By Samrhitha A and David Shepardson
(Reuters) – AT&T investors will watch out on Wednesday for comments from top management on the telecom firm’s financial and legal liability for the lead-clad cables it abandoned decades ago that may have contaminated soil and water sources across the United States.
The $100-billion company last week said lead-clad cables made up only a “small part of its network” as it sought to allay investor apprehensions.
Still, shares have yet to fully recover from a tumble to a three-decade low following a Wall Street Journal report that several U.S. telecom giants including Verizon have left behind a network of underground toxic lead cables.
Meanwhile, New York Governor Kathy Hochul has ordered an investigation into the health risks associated with old lead-clad cables.
In a memo to employees dated July 18 and reviewed by Reuters, AT&T boss John Stankey admitted that “speculation around the potential need to manage these cables differently has created uncertainty in the financial markets to the detriment of our company and our shareholders.”
The company said last week it has “previously tested lead-clad cables and continue to believe that they pose no public health risk” and “are conducting additional testing … including locations identified in The Journal’s stories.”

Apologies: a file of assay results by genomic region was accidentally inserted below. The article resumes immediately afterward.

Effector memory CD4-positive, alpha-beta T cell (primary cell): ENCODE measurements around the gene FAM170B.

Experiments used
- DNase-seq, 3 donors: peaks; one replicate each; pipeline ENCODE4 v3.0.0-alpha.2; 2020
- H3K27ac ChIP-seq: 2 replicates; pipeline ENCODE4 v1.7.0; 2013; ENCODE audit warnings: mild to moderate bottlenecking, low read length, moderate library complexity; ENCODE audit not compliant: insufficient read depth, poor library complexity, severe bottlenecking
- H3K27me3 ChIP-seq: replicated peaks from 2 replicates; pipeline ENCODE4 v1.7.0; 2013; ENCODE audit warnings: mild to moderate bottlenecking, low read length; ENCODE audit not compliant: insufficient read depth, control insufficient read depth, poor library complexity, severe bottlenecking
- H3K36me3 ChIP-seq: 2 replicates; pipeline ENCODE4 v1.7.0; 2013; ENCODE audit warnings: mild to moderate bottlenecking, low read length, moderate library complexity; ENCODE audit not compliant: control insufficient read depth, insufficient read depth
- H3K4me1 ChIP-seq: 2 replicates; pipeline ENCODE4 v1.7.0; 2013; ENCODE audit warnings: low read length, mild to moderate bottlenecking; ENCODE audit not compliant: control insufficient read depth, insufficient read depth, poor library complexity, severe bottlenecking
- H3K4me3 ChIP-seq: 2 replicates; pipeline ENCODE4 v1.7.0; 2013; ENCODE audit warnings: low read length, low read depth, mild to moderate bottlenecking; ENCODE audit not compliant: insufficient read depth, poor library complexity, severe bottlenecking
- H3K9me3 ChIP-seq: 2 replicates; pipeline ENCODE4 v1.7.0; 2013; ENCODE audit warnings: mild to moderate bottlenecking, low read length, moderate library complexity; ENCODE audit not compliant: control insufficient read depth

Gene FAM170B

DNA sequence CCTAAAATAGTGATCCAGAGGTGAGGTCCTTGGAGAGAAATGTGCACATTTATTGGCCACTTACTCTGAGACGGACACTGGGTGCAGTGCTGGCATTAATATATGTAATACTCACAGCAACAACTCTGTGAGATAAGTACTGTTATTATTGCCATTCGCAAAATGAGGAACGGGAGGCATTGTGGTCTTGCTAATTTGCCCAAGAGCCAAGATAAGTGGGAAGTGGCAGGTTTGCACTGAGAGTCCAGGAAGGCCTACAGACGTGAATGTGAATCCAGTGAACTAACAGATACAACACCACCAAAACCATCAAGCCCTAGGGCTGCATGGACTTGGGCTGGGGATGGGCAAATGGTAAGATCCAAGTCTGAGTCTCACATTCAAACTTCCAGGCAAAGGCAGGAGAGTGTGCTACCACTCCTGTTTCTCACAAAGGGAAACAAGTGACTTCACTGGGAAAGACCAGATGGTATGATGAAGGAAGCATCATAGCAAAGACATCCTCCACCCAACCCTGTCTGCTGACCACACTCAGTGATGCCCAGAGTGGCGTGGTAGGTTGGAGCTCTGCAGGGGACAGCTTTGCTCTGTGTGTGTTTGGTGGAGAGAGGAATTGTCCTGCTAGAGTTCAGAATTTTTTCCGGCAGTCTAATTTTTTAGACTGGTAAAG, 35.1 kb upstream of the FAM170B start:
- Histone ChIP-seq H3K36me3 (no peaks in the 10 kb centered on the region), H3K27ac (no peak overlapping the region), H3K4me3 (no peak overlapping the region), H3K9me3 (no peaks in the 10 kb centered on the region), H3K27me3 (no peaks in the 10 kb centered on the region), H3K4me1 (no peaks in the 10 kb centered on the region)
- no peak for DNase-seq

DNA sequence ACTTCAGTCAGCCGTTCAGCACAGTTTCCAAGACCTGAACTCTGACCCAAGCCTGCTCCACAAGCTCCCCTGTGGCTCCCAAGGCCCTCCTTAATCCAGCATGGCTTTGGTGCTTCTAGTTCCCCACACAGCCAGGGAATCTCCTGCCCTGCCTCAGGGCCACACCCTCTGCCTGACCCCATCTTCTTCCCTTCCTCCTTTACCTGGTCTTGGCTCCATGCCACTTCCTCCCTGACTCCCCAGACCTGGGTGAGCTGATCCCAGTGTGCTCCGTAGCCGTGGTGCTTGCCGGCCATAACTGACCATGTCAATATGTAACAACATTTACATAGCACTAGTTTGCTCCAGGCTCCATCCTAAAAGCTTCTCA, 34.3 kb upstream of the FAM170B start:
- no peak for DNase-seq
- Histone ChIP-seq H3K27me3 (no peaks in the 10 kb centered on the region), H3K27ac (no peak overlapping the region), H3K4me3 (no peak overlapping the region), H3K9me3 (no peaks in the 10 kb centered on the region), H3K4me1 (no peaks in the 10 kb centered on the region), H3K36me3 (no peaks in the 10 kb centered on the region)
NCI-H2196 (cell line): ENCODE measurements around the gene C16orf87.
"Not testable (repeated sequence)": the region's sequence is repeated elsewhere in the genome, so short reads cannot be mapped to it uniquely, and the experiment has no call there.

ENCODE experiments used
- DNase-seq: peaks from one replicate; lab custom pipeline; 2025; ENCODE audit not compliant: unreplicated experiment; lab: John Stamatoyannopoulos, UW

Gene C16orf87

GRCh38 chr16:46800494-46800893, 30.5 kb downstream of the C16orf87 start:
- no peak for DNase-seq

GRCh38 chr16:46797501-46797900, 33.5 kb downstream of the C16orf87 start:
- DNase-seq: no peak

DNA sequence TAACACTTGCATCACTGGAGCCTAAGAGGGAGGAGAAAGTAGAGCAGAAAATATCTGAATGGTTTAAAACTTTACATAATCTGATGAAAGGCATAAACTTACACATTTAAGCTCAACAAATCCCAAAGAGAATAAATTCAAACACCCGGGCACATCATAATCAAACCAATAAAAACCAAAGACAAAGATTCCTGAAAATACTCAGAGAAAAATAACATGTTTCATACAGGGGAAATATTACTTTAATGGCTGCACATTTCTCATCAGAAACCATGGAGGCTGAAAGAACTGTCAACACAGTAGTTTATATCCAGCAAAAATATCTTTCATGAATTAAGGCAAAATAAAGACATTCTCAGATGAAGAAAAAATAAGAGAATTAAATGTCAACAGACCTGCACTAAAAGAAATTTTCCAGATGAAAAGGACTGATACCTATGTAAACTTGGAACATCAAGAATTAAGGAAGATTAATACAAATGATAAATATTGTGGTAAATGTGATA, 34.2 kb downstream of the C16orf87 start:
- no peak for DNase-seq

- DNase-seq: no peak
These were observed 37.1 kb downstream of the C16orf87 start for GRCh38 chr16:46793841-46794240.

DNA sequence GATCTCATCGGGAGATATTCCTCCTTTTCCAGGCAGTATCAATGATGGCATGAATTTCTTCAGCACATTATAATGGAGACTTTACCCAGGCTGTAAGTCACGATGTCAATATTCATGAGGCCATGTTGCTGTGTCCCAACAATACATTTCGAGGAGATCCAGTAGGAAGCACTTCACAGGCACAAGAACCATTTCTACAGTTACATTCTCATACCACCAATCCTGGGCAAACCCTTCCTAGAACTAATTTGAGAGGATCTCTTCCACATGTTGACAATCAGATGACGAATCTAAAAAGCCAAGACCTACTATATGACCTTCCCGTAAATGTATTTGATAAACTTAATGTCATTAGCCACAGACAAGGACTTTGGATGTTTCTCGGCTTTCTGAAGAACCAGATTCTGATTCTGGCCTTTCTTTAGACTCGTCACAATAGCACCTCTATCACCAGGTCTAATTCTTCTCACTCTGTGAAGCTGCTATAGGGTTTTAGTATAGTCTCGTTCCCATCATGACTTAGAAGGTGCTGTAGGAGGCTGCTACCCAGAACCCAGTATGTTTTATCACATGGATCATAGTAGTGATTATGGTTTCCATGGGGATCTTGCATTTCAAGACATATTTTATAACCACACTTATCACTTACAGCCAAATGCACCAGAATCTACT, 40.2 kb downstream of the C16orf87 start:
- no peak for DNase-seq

The costs for cleaning up the lead-clad cables could “range from near-zero to tens-of-billions of dollars in liability,” analysts at TD Cowen said in a July 16 note.
“We very much expect a long-drawn-out process, self-auditing, and plenty of political squabbling with potential class action lawsuits and attorney general lawsuits.”
At least six brokerages have downgraded the stock since the WSJ report, saying the uncertainty adds to other challenges such as a debt load of $137.5 billion at the end of March, dwindling cash flow and slowing revenue growth.
In the April-June quarter, AT&T’s postpaid phone subscriber net additions could hit their lowest in three years after finance chief Pascal Desroches said at a conference in June that the company expected a number in the low 300,000s.
Competition from T-Mobile – which offers cheaper plans and is expected to post the biggest subscriber gain in the quarter – has squeezed AT&T and market leader Verizon.
“Investors are going to be laser focused on free cash flow and looking for signs that it is getting on that pace to hit the $16 billion (annual) number that management has out there,” said Morningstar analyst Michael Hodel.
Free cash flow is expected to be between $3.5 billion and $4 billion in the second quarter, after falling short of estimates by more than $1.5 billion in the first.
Cash flow is key as it helps investors determine payouts as AT&T is one of the highest dividend paying U.S. stocks.
Revenue likely inched up 1% to $29.94 billion, according to data from Refinitiv, in what will be the first increase in eight quarters.
(Reporting by Samrhitha Arunasalam in Bengaluru and David Shepardson in Washington; Editing by Sriraj Kalluvila)